This week in science history: Apollo 13, Rosalind Franklin and England's 'green heart'
We look back at some of the most significant events in science, technology and natural history that changed how we view the world around us and beyond.
“Houston, we’ve had a problem"
11-17 April 1970
The number 13 is unlucky for some, but for the crew of Apollo 13 their dream journey to the Moon became a nightmare when an oxygen tank on board exploded. The Moon instantly changed from landing site to U-turn point.
The Apollo spacecraft needed to slingshot around our closest celestial body in an effort to speed up and saving enough fuel to return home. It was only due to the crew of Fred W. Haise, Jr, John L. Swigert, Jr and James A. Lovell, Jr. keeping cool heads (in temperatures of only 4°C) and saving as much water and energy as possible that they were able to survive. The crew happily returned on the 17 April, after six days of nail-biting tension as the world stood still, hoping for the safe return of the crew.
“Byte into an Apple” – a $666.66 one
11 April 1976
Developer Steve Wozniak and his friend Steve Jobs had an idea to make money from selling fruit, but not the kind you’d get at a greengrocers. The Apple I was released on 11 April, 1976 costing a tasty $666.66. Just one year later its successor, the Apple II, lured people back into the shops again for another byte.
Yuri Gagarin’s flying visit into outer space
12 April 1961
It took just 108 minutes for the Vostok 1 spacecraft to rocket Russian cosmonaut Yuri Gagarin into orbit and back again, making him the first human into outer space .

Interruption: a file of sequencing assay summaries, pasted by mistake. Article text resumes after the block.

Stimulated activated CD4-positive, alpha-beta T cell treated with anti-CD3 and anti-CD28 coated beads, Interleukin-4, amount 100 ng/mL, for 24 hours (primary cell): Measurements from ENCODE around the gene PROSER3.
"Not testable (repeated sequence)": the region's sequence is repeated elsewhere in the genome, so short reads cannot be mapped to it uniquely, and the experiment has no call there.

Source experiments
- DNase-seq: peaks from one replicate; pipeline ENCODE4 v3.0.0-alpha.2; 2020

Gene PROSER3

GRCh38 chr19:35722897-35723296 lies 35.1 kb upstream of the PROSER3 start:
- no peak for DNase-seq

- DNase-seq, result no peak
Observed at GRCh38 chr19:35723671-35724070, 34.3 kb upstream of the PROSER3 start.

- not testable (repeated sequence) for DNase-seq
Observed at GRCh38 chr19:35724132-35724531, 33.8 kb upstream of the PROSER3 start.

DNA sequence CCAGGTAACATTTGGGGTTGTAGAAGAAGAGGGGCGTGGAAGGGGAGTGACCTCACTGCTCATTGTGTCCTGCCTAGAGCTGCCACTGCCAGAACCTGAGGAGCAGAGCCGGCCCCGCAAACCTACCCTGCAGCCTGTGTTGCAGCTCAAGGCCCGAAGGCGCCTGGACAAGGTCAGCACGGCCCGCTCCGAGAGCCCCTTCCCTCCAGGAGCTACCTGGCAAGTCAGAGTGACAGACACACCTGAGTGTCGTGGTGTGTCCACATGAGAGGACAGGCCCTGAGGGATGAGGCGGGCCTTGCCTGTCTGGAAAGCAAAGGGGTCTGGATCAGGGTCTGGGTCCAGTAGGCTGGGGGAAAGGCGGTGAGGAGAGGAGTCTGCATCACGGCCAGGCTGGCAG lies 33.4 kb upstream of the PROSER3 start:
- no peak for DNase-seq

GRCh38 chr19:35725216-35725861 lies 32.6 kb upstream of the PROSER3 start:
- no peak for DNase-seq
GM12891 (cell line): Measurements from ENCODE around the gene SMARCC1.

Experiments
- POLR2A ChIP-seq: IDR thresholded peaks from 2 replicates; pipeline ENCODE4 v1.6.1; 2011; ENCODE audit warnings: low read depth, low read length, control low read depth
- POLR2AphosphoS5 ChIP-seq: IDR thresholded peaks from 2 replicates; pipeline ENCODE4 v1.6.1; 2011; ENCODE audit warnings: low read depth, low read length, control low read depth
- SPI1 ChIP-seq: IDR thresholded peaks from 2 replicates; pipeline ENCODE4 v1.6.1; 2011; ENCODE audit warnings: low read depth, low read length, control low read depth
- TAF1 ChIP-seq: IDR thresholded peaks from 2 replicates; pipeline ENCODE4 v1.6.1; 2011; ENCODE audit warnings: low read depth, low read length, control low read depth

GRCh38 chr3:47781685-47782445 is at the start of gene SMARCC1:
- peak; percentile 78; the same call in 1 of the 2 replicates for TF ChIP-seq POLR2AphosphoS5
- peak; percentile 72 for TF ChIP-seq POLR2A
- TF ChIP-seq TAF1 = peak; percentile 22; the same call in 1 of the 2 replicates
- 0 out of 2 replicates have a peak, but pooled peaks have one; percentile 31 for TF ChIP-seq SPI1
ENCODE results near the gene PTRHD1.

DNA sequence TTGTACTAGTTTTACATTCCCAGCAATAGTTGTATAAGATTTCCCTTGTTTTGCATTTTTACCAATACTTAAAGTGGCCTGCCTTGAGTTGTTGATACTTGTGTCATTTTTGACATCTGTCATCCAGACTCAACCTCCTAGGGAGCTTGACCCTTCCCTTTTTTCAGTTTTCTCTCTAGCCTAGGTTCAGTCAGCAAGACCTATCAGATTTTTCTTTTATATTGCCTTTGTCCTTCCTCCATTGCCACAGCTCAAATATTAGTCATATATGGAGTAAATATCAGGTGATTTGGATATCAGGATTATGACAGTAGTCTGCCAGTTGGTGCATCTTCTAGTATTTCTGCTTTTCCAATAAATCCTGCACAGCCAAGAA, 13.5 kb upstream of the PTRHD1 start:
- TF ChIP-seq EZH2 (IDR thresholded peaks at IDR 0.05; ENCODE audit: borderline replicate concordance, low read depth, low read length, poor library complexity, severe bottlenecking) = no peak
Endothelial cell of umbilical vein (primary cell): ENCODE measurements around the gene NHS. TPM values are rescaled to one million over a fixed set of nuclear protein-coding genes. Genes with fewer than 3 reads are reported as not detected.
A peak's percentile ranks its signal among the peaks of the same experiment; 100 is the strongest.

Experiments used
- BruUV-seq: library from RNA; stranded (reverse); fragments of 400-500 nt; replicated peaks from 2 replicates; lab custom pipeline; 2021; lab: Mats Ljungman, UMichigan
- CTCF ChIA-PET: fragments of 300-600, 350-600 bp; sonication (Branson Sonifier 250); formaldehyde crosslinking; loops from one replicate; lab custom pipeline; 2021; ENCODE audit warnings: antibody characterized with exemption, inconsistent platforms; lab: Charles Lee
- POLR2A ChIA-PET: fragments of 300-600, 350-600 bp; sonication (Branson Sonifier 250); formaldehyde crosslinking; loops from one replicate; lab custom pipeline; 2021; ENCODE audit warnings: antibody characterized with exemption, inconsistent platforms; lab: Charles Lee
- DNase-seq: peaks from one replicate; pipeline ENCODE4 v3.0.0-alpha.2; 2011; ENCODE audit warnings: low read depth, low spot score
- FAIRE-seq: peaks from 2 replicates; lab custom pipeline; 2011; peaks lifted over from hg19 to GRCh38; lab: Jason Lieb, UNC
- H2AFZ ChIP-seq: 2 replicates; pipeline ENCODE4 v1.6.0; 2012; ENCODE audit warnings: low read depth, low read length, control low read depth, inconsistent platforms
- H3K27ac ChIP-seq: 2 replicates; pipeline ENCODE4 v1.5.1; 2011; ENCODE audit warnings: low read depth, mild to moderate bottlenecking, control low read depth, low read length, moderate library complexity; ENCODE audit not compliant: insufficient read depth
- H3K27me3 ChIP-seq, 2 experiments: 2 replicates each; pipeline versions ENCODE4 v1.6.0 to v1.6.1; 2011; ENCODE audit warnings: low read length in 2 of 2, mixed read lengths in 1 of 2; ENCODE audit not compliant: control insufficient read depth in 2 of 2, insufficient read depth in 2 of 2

Watt an inventive family
Born: 13 April 1892
Sir Robert Watson-Watt, a descendent of the famous engineer James Watt, continued the ‘family tradition’ of building ground-breaking inventions by developing radar. His work helped the British military during the Second World War.
A new era of spaceflight begins
14 April 1981
More than 200,000 people flocked to Edwards Air Force Base in southern California to watch the landing of the Space Shuttle Colombia, the first vehicle to return from space and land safely on dry land. This incredible achievement marked the beginning of a new era in spaceflight, where hardware would be used repeatedly on a number of missions.
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14 April 1986
In a storm of near-biblical proportions, the heaviest hailstones ever recorded fell in Bangladesh on 14 April 1986, killing 92 people. The biggest colossus of them weighed 1.02kg!
Christiaan Huygens – a titan among astronomers
Born: 14 April 1629
If you want your name on a moon lander, an asteroid, a Martian crater and a mountain on the Moon, you have to have channel your inner Christiaan Huygens, who was born nearly 400 years ago this week. He is mainly known for his discovery of the moon Titan and observing Saturn’s rings.
A genius sees the light of day
Born: 15 April 1452
Leonardo da Vinci achieved more during his lifetime than painting the mysterious smile of the Mona Lisa or The Last Supper - the Italian was an all-round genius, who studied almost every discipline of science. He examined the human anatomy, invented a parachute, developed musical instruments and much more.
The hallucinating effects of LSD discovered by accident.
16 April 1943
Swiss chemist Albert Hofmann was testing synthesised lysergic acid diethylamide’s pharmaceutical properties in his lab when he accidentally touched his mouth with fingers covered in the chemical, becoming the first person to experience the hallucinogenic effects of the drug LSD.
The woman who used X-Ray to photo DNA
Died: 16 April 1958
Rosalind Franklin may only have lived to the age of 37, but in that time she made major contributions to the discovery of the DNA and its double helix structure. Sadly she would never join her colleagues receiving the Nobel Prize for her research, being awarded to colleagues Francis Crick, James Watson, and Maurice Wilkins four years after her death from ovarian cancer, but she remains an iconic female figure in the world of science.
England’s ‘green heart’ becomes the first national park
17 April 1951
The beauty of the Peak District’s nature inspired writers like Lord Byron, D.H. Lawrence and Jane Austen long before it was officially acknowledged in 1951, when the district became Britain’s first national park. Today, an amazing 10 million people explore the park every year!